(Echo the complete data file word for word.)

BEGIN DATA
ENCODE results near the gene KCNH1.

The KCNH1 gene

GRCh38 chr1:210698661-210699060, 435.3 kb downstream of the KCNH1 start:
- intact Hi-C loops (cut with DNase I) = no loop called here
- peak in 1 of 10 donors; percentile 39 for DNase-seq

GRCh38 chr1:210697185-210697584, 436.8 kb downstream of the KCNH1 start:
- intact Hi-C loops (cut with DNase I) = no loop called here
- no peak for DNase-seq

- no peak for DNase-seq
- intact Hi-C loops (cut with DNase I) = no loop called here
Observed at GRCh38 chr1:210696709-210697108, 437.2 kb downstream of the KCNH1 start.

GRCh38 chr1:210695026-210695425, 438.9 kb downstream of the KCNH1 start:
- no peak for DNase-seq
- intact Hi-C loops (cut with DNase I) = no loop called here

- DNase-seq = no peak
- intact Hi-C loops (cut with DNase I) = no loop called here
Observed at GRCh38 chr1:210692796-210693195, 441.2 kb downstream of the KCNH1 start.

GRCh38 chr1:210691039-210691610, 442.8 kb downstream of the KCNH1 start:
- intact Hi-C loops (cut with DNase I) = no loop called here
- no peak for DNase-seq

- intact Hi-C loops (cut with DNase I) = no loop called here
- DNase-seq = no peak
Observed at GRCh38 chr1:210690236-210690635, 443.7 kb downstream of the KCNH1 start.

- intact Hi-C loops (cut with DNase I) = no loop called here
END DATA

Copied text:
ENCODE results near the gene KCNH1.

The KCNH1 gene

GRCh38 chr1:210698661-210699060, 435.3 kb downstream of the KCNH1 start:
- intact Hi-C loops (cut with DNase I) = no loop called here
- peak in 1 of 10 donors; percentile 39 for DNase-seq

GRCh38 chr1:210697185-210697584, 436.8 kb downstream of the KCNH1 start:
- intact Hi-C loops (cut with DNase I) = no loop called here
- no peak for DNase-seq

- no peak for DNase-seq
- intact Hi-C loops (cut with DNase I) = no loop called here
Observed at GRCh38 chr1:210696709-210697108, 437.2 kb downstream of the KCNH1 start.

GRCh38 chr1:210695026-210695425, 438.9 kb downstream of the KCNH1 start:
- no peak for DNase-seq
- intact Hi-C loops (cut with DNase I) = no loop called here

- DNase-seq = no peak
- intact Hi-C loops (cut with DNase I) = no loop called here
Observed at GRCh38 chr1:210692796-210693195, 441.2 kb downstream of the KCNH1 start.

GRCh38 chr1:210691039-210691610, 442.8 kb downstream of the KCNH1 start:
- intact Hi-C loops (cut with DNase I) = no loop called here
- no peak for DNase-seq

- intact Hi-C loops (cut with DNase I) = no loop called here
- DNase-seq = no peak
Observed at GRCh38 chr1:210690236-210690635, 443.7 kb downstream of the KCNH1 start.

- intact Hi-C loops (cut with DNase I) = no loop called here